Glioblastoma multiforme (GBM) is a high-grade glioma that arises from the brain’s supportive tissue, known as glial cells. It is an aggressive tumor that rapidly affects nearby healthy brain tissue. GBM is challenging to treat.
- Approximately 65 percent of GBM cases appear in the cerebral hemispheres, which control higher functions like speech, movement, thought, and sensation.
- They can also develop in other parts of the brain that identify sensations such as temperature or that control balance and motor function.
- Diagnosis typically happens in children between five and nine years old. GBM occurs in boys and girls equally.
- GBM develops more often in children with specific genetic syndromes, such as neurofibromatosis 1 (NF1), Li-Fraumeni syndrome,
hereditary nonpolyposis colon cancer, and tuberous sclerosis. However, most GBM cases have no known cause.
At Dana-Farber/Boston Children's Cancer and Blood Disorders Center, we treat children with GBM through our Childhood Glioma Program, which is
part of our Brain Tumor Center. Children receive expert care from a team of pediatric brain cancer specialists with expertise in treating GBM.
Symptoms of Childhood GBM
Most GBM symptoms result from increased pressure within the head. Other symptoms arise from the tumor's specific location, growth rate, and associated inflammation.
Symptoms can develop slowly over time or begin very suddenly. The most common symptoms include:
- Headache and lethargy (generally upon awakening in the morning).
- Seizures, depending on tumor type and location.
- Compression of surrounding brain structures. Depending on the location, this can cause weakness and other motor dysfunction, hormonal abnormalities, or changes in behavior or thought processes.
How We Diagnose Childhood GBM
Doctors typically use imaging studies and biopsy (tissue sample) to form an accurate and complete diagnosis of GBM.
After completing all necessary tests, our experts meet to review and discuss what they have learned about your child's condition. Your child’s doctor will meet with you and your family to discuss the results and outline the best possible treatment options.
How We Treat Childhood GBM
GBM treatments may include:
- Surgery: The first treatment is usually surgery to remove as much of the tumor as possible. We use advanced techniques to maximize tumor removal, such as intraoperative MRI (in which surgeons can visualize the tumor as they operate). It is challenging
to completely remove most high-grade gliomas because they tend to affect nearby healthy tissues.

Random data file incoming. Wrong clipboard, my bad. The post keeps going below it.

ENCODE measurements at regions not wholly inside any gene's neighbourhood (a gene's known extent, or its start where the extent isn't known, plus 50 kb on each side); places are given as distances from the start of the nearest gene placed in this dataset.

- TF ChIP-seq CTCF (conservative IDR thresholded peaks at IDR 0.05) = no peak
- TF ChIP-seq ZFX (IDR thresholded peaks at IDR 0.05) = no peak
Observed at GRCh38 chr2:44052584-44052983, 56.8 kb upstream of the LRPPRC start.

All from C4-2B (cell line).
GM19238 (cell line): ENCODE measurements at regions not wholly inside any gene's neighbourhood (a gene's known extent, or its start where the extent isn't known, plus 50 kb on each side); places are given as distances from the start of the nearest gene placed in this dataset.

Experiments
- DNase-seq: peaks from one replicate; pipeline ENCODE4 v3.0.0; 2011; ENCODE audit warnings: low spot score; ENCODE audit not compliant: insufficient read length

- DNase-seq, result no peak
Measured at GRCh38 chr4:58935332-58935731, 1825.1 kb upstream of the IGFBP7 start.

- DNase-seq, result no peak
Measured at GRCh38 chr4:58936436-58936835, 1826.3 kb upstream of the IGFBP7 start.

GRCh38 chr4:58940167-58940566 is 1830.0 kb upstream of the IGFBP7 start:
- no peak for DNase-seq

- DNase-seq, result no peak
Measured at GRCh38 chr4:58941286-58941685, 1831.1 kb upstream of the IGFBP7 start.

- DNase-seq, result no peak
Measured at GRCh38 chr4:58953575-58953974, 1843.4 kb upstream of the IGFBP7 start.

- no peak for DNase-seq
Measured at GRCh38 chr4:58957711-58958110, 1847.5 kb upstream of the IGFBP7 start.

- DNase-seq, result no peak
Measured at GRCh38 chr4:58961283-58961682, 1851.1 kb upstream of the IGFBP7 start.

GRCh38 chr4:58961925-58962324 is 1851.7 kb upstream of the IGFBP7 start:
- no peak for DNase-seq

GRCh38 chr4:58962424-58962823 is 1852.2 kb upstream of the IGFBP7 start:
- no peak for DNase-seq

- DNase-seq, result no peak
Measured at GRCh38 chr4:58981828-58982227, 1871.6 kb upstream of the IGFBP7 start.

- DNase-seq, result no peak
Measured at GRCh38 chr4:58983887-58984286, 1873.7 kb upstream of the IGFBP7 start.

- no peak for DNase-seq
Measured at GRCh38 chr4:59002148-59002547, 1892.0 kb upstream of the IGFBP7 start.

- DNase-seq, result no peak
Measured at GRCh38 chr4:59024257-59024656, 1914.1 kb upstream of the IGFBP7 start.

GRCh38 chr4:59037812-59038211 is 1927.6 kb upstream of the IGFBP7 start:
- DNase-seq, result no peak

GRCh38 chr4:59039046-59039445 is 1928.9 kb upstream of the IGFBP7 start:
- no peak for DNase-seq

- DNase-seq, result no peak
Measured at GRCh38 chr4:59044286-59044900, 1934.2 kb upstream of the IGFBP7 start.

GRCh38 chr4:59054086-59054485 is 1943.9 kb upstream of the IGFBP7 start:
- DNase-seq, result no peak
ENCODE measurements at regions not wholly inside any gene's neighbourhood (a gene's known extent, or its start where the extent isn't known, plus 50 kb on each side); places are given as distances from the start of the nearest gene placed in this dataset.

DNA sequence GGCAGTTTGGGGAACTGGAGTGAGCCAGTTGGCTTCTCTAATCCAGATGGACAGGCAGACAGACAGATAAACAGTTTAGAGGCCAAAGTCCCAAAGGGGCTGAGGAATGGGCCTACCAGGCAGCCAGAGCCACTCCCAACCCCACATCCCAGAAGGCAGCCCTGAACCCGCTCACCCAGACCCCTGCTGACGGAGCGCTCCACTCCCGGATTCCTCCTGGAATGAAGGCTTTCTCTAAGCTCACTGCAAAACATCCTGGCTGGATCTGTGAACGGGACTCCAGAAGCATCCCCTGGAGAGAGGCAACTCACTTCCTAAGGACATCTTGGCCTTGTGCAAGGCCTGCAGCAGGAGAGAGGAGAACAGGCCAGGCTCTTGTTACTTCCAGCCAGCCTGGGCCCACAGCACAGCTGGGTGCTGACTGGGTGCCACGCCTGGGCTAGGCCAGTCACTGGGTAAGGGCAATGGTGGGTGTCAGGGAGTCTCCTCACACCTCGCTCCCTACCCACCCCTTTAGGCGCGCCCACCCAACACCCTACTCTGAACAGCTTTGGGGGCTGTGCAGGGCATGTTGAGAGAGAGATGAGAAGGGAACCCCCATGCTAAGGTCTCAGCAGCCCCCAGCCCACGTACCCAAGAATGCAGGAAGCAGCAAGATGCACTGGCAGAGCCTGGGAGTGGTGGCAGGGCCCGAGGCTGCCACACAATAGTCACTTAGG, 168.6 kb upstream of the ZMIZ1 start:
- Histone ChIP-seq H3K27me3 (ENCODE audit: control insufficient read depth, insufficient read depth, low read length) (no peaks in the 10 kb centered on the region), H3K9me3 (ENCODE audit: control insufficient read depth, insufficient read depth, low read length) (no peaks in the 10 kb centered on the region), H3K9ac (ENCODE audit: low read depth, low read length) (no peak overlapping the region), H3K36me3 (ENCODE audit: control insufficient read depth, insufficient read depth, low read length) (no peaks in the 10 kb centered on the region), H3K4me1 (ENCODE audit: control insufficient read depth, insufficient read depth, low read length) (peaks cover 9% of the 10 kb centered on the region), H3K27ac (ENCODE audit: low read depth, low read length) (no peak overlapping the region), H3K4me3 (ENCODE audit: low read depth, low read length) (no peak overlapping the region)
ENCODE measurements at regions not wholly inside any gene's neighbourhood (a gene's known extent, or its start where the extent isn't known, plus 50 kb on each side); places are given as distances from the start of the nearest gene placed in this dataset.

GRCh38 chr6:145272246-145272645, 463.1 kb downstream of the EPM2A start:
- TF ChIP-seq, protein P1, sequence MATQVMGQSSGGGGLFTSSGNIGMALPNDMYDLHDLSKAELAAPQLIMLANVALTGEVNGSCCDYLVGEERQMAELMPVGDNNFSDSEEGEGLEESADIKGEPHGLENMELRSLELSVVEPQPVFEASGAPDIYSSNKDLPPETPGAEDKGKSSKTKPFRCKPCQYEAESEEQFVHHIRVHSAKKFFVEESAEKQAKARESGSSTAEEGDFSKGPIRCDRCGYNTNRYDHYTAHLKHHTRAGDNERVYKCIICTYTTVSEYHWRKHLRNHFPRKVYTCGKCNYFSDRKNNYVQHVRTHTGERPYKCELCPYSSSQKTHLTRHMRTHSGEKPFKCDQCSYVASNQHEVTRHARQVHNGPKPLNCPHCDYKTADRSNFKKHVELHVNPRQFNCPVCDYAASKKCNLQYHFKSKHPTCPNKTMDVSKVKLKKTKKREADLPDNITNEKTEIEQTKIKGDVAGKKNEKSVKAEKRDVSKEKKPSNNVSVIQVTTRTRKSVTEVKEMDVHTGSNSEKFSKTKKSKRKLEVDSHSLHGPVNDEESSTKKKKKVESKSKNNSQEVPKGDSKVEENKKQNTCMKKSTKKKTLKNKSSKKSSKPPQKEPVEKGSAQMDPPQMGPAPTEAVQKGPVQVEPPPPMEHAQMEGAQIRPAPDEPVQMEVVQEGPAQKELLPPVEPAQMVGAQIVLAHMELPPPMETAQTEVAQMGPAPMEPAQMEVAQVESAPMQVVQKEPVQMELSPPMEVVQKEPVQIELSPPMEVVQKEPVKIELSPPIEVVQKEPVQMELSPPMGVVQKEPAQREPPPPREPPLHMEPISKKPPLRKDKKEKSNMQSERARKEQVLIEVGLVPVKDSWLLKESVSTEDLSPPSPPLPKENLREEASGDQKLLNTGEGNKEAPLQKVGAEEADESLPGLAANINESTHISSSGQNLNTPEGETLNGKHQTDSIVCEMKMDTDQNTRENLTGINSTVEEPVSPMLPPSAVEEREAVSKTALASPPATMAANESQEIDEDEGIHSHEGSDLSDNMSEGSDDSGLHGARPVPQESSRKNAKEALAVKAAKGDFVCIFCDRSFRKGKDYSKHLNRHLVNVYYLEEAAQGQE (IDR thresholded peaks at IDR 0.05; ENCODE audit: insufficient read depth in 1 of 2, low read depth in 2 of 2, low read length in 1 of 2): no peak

- Radiation therapy: We use high-energy waves from a specialized machine to damage or shrink tumors. Your child also may receive precisely targeted and dosed radiation to eliminate any cancer
cells left behind after surgery. Radiation therapy can help control the local growth, which can increase survival in high-grade gliomas.
- Chemotherapy: We may use chemotherapy, a drug treatment that aims to destroy or shrink cancer cells, before surgery to help shrink the tumor. However, chemotherapy hasn’t been shown to increase survival
rates in children with GBM.
Unfortunately, the prognosis for children with GBM is poor. Our Pediatric Advanced Care Team (PACT) offers supportive treatments that help children’s quality of life and promote comfort and healing.
Beyond PACT, the Stop & Shop Family Pediatric Neuro-Oncology Outcomes Clinic for pediatric brain tumor survivors provides access to same-day follow-up visits
with your child’s care team and access to support specialists, including speech, physical, occupational, and integrative therapy specialists.
Research and Clinical Trials for Childhood GBM
For many children with brain tumors or other rare or hard-to-treat conditions, clinical trials provide new options.
In addition to launching our own clinical trials, we also offer trials available through collaborative groups such as the Children's Oncology Group (COG). If your child has progressive or recurrent tumor, she may
be eligible for a number of clinical trials.
Scientists at Dana-Farber/Boston Children’s are conducting numerous research studies to help clinicians better understand and treat GBM and other malignant gliomas. Through the consortia of researchers to which we belong, a number of novel therapies are
available for children with both newly diagnosed and current brain tumors.
Participation in any clinical trial is completely voluntary. We will take care to fully explain all elements of the treatment plan prior to the start of the trial, and you may remove your child from the medical study at any time. If you have any questions
about clinical trials, your child’s doctor can provide you with additional information.
Long-term Outcomes for Children with GBM
The prognosis for GBM is poor, but survival rates may increase when surgery can remove most of the tumor. Your child’s doctor will discuss treatment options with you, including clinical trials and supportive care.
Childhood Glioblastoma Multiforme Treatment Team
Our glioma treatment team includes specialists with extensive experience treating children with glioblastoma multiforme. See a complete list of the specialists in our Childhood Brain Tumor